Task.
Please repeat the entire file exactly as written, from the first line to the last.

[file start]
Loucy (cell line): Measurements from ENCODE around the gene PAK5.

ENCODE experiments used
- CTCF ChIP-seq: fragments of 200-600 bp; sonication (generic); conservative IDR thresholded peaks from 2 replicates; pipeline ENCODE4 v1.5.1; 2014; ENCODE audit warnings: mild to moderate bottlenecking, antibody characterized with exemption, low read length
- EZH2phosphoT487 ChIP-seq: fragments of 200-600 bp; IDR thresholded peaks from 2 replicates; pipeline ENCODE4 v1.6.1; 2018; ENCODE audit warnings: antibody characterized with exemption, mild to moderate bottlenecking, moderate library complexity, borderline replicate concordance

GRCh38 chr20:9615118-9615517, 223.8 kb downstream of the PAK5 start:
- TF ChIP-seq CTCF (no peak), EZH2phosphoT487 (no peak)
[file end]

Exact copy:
Loucy (cell line): Measurements from ENCODE around the gene PAK5.

ENCODE experiments used
- CTCF ChIP-seq: fragments of 200-600 bp; sonication (generic); conservative IDR thresholded peaks from 2 replicates; pipeline ENCODE4 v1.5.1; 2014; ENCODE audit warnings: mild to moderate bottlenecking, antibody characterized with exemption, low read length
- EZH2phosphoT487 ChIP-seq: fragments of 200-600 bp; IDR thresholded peaks from 2 replicates; pipeline ENCODE4 v1.6.1; 2018; ENCODE audit warnings: antibody characterized with exemption, mild to moderate bottlenecking, moderate library complexity, borderline replicate concordance

GRCh38 chr20:9615118-9615517, 223.8 kb downstream of the PAK5 start:
- TF ChIP-seq CTCF (no peak), EZH2phosphoT487 (no peak)